Nissan has experienced a myriad of governance and compensation concerns connected to the fall of former chairman and CEO Carlos Ghosn, according to a recent New York Times article, including that executives overseeing the investigation concealed findings of an independent investigation. It now appears that Hari Nada, the head of Nissan’s legal department and one of the primary insiders calling for Ghosn’s removal, received $280,000 in “unjust enrichment” himself due to payout dates being changed for his stock-based compensation. Meanwhile, Ghosn’s successor as CEO, Hiroto Saikawa, was pushed to resign after it was revealed he received $440,000 in “excess compensation” beyond the amount to which he was entitled, also in the form of stock-based pay.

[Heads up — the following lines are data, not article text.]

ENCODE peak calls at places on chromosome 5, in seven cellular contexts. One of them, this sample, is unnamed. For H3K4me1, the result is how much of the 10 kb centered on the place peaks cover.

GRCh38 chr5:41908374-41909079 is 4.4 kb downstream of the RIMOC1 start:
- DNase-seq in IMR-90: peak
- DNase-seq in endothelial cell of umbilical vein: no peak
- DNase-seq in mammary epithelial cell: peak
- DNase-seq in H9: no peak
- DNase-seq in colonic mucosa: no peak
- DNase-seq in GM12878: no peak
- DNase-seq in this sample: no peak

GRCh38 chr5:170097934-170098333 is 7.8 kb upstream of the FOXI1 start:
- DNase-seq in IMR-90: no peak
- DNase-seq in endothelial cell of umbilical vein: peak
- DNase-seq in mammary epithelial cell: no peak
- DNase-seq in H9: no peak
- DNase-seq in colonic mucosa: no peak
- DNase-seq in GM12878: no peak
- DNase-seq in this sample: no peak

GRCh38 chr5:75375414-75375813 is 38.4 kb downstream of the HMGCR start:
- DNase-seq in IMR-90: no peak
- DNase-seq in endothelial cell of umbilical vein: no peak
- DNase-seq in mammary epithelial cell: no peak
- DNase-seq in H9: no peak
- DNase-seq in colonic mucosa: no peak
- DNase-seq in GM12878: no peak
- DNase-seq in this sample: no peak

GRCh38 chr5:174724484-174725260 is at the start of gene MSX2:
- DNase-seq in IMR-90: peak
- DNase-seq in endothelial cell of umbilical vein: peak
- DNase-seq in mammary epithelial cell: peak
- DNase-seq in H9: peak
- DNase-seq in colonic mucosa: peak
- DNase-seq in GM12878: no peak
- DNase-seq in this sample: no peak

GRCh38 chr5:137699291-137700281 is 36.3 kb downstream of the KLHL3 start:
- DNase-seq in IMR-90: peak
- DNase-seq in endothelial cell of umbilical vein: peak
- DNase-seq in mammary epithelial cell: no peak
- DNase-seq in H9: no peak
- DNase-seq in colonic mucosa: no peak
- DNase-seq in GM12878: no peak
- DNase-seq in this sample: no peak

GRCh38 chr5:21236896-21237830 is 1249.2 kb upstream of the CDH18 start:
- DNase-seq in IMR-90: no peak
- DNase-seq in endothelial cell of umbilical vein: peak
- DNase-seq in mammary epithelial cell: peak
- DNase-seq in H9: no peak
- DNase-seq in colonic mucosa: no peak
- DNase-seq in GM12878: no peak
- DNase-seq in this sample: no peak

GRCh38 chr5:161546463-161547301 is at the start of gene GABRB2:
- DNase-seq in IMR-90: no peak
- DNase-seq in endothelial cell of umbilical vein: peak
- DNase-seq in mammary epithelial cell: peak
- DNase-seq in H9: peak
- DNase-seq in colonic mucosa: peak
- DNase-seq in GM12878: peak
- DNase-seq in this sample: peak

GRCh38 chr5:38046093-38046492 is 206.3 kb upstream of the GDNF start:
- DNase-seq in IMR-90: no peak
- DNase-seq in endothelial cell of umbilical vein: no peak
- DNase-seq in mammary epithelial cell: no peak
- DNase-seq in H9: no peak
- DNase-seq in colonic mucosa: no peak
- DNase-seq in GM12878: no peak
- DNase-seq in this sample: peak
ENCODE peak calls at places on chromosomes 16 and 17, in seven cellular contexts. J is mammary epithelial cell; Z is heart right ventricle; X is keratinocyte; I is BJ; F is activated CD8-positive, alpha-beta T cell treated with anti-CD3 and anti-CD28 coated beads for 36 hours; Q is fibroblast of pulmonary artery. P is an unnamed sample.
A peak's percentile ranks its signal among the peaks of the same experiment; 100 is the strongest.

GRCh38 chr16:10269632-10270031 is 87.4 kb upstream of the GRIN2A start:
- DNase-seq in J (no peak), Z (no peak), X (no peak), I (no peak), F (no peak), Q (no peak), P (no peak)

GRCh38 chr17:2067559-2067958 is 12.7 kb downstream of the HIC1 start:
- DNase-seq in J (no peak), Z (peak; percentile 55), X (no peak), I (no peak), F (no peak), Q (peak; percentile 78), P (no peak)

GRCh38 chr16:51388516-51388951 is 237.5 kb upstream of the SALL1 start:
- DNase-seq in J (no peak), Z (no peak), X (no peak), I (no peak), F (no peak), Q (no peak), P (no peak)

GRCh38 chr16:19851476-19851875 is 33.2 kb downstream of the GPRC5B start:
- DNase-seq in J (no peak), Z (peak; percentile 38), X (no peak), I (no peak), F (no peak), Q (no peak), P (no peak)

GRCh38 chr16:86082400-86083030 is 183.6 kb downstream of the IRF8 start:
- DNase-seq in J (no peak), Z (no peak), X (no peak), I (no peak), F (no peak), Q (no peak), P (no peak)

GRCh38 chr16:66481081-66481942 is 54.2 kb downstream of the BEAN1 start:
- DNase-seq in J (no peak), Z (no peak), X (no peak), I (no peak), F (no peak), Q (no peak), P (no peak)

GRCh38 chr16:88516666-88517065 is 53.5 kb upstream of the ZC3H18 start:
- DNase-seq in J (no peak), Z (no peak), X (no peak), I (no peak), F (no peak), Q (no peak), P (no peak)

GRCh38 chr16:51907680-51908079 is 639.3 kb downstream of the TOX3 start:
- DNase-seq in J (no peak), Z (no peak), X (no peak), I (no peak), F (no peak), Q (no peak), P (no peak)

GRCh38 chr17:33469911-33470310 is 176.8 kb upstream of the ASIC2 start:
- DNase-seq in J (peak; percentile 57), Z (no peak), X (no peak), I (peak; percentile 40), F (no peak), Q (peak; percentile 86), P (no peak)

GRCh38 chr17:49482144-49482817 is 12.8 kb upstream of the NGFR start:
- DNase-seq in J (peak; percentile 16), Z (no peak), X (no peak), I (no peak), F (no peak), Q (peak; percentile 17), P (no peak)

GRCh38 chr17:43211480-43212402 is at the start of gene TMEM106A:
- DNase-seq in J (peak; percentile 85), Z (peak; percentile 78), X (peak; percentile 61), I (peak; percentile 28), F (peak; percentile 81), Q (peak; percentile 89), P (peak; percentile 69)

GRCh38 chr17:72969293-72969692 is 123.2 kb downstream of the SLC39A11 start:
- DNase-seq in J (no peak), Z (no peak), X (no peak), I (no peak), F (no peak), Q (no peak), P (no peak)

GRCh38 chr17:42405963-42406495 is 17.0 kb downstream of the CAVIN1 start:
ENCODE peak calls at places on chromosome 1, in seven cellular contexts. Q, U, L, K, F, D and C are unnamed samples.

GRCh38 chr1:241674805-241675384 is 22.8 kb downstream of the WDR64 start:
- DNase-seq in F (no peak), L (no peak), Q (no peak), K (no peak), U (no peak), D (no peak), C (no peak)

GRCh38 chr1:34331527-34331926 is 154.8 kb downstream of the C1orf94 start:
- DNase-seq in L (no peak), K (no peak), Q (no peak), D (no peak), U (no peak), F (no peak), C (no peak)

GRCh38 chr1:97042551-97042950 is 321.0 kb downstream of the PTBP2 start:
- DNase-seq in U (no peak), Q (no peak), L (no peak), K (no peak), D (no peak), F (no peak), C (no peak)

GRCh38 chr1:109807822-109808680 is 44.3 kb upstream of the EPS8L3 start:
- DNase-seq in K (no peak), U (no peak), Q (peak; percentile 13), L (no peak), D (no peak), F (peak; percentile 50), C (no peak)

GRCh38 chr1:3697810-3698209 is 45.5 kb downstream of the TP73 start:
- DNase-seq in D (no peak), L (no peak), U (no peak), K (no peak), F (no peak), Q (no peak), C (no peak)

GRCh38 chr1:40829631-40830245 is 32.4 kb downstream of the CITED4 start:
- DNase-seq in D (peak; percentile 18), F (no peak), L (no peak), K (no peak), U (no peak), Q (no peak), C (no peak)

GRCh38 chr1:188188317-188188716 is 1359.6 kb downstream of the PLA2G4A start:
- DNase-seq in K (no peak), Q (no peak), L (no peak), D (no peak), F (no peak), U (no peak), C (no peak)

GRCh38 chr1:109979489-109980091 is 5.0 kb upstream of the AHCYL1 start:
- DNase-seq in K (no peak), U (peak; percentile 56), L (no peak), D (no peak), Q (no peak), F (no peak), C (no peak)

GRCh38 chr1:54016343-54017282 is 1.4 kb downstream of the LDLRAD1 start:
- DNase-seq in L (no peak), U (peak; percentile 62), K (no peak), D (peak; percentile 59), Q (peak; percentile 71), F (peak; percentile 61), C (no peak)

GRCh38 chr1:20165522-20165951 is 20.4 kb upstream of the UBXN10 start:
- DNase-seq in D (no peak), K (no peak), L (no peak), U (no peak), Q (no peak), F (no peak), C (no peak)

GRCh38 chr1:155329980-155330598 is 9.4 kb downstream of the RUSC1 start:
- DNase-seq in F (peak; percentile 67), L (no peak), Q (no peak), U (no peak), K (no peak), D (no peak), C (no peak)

The improper payments were not discovered until an internal investigation involving an outside law firm was conducted. However, the firm’s full report which detailed improper payments to management was never shown to the board, with directors complaining that they learned of the misconduct first through the media. Not surprisingly, this heightened already existing mistrust and tensions between the board and management. According to the Wall Street Journal, the pay was in the form of stock appreciation rights, where the execution date was changed to a more favorable date, increasing the payout (which was allegedly used to finance the purchase of Saikawa’s house). Ironically, the broader report shared after a September board meeting only detailed improper payments to directors.
The story ultimately demonstrates a breakdown of trust and deep conflicts of interest among the top executives as well as lack of transparency with the board. While Nissan, in its partnership with Renault, had exhibited some reluctance to adopt the most up-to-date corporate governance standards, it appears this scandal may be enhancing efforts to strengthen Japan's Corporate Governance Code.